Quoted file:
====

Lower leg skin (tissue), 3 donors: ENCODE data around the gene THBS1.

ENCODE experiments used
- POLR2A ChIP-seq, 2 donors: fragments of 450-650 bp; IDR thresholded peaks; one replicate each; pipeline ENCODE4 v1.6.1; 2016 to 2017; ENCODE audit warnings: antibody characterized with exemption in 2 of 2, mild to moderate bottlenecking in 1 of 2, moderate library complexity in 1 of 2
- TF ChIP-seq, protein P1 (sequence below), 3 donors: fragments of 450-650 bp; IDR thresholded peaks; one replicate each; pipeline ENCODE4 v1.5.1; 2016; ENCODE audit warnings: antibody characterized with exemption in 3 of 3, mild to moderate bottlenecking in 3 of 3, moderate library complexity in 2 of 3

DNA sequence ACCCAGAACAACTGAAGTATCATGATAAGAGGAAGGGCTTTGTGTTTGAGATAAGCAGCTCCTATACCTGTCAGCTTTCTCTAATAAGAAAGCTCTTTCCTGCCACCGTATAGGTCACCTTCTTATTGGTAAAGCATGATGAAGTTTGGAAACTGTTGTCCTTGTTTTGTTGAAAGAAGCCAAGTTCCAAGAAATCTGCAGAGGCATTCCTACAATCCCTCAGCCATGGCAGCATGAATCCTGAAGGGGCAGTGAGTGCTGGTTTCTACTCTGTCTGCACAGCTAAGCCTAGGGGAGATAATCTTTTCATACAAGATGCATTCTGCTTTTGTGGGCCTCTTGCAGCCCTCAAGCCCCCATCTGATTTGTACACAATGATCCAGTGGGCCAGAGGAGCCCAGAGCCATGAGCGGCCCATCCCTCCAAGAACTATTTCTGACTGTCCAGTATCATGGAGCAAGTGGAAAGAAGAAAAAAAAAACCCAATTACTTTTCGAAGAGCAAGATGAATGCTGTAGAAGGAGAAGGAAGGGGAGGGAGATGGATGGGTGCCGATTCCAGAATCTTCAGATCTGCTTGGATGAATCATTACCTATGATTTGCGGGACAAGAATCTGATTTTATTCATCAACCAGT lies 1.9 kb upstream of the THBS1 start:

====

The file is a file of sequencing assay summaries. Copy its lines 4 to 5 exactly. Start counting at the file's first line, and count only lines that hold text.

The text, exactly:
- TF ChIP-seq, protein P1 (sequence below), 3 donors: fragments of 450-650 bp; IDR thresholded peaks; one replicate each; pipeline ENCODE4 v1.5.1; 2016; ENCODE audit warnings: antibody characterized with exemption in 3 of 3, mild to moderate bottlenecking in 3 of 3, moderate library complexity in 2 of 3

DNA sequence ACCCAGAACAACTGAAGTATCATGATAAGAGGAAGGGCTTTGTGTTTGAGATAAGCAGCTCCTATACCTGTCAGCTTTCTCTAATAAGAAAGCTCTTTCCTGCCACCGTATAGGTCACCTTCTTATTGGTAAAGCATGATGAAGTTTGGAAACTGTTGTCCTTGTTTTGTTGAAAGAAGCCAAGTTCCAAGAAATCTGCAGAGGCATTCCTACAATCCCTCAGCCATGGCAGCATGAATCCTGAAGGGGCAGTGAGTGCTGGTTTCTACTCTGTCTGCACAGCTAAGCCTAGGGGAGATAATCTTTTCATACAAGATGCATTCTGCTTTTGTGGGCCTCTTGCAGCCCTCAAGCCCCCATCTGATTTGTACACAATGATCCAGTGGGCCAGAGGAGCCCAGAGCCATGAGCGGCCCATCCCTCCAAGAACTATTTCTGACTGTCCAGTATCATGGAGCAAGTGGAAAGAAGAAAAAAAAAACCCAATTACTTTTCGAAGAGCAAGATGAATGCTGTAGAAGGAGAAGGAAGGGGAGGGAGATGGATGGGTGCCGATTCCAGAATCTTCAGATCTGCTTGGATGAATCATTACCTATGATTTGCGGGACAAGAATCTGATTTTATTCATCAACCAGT lies 1.9 kb upstream of the THBS1 start: